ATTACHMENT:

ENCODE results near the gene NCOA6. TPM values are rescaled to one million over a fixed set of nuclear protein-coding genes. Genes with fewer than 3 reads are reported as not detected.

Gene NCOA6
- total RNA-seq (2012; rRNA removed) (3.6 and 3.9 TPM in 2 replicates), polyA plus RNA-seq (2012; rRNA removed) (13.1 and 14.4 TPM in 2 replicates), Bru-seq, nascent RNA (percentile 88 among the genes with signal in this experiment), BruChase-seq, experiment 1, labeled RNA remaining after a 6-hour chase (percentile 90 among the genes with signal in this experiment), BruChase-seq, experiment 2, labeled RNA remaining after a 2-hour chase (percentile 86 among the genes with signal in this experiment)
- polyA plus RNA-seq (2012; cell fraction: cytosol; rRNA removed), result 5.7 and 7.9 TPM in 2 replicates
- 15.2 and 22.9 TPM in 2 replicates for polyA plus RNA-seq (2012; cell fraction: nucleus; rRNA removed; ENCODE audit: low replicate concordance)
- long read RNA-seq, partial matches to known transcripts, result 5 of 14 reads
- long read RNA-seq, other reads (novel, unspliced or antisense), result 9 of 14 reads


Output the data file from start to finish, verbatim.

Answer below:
ENCODE results near the gene NCOA6. TPM values are rescaled to one million over a fixed set of nuclear protein-coding genes. Genes with fewer than 3 reads are reported as not detected.

Gene NCOA6
- total RNA-seq (2012; rRNA removed) (3.6 and 3.9 TPM in 2 replicates), polyA plus RNA-seq (2012; rRNA removed) (13.1 and 14.4 TPM in 2 replicates), Bru-seq, nascent RNA (percentile 88 among the genes with signal in this experiment), BruChase-seq, experiment 1, labeled RNA remaining after a 6-hour chase (percentile 90 among the genes with signal in this experiment), BruChase-seq, experiment 2, labeled RNA remaining after a 2-hour chase (percentile 86 among the genes with signal in this experiment)
- polyA plus RNA-seq (2012; cell fraction: cytosol; rRNA removed), result 5.7 and 7.9 TPM in 2 replicates
- 15.2 and 22.9 TPM in 2 replicates for polyA plus RNA-seq (2012; cell fraction: nucleus; rRNA removed; ENCODE audit: low replicate concordance)
- long read RNA-seq, partial matches to known transcripts, result 5 of 14 reads
- long read RNA-seq, other reads (novel, unspliced or antisense), result 9 of 14 reads